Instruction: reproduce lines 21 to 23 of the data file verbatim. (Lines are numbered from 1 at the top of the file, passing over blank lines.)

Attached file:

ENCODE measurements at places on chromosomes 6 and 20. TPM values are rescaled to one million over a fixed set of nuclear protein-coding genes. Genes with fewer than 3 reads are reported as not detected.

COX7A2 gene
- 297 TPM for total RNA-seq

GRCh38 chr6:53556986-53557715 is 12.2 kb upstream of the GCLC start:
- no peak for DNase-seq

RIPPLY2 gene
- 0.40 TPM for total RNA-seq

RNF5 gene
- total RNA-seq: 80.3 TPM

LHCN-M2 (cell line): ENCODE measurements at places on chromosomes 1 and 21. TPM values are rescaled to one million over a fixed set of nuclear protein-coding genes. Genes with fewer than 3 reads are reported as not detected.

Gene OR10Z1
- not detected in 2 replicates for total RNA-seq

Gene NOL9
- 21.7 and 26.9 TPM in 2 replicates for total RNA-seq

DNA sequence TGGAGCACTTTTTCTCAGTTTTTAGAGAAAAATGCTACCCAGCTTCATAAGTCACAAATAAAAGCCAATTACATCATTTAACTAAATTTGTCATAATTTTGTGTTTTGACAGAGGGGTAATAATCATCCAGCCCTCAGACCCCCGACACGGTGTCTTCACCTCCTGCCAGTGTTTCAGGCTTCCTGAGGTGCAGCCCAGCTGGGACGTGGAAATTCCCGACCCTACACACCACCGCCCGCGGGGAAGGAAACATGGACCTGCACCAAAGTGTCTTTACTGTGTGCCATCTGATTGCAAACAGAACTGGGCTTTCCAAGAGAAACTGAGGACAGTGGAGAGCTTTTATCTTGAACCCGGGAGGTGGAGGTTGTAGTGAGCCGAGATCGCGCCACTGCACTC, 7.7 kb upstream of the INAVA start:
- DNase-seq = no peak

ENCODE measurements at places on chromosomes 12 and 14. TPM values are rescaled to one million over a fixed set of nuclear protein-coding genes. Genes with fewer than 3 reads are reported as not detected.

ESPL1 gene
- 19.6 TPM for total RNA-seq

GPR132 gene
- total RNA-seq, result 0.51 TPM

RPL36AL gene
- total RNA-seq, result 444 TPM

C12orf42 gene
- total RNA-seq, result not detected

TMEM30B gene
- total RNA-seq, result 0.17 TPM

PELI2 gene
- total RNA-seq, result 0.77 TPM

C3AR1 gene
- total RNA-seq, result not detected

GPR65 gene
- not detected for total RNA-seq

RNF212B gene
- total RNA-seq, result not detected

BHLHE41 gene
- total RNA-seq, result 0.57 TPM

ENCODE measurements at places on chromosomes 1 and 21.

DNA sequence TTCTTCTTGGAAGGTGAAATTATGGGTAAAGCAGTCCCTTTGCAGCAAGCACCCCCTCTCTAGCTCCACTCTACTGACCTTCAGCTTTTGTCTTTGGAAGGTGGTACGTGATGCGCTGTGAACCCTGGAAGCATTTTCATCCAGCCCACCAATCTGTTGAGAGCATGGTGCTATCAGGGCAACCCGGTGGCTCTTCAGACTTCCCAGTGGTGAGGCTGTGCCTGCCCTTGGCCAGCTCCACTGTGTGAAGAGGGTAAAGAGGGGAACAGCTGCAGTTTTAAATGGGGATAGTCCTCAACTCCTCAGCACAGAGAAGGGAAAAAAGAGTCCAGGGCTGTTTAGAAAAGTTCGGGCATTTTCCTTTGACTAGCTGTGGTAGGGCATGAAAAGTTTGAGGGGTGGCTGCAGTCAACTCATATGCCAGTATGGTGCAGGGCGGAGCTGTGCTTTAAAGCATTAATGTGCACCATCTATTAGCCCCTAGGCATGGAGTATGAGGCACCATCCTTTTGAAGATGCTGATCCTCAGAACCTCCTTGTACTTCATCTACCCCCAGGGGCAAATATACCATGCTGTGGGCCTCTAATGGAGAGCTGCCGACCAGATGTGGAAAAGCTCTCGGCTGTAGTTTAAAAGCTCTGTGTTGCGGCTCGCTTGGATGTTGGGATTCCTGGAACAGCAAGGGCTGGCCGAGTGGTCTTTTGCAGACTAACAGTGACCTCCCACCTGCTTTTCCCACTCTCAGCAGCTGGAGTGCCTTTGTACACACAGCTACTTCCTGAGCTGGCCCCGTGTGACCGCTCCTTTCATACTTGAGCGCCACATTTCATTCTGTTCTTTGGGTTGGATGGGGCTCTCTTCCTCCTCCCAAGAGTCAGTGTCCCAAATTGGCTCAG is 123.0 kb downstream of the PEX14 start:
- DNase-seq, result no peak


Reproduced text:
- total RNA-seq, result 0.51 TPM

RPL36AL gene
- total RNA-seq, result 444 TPM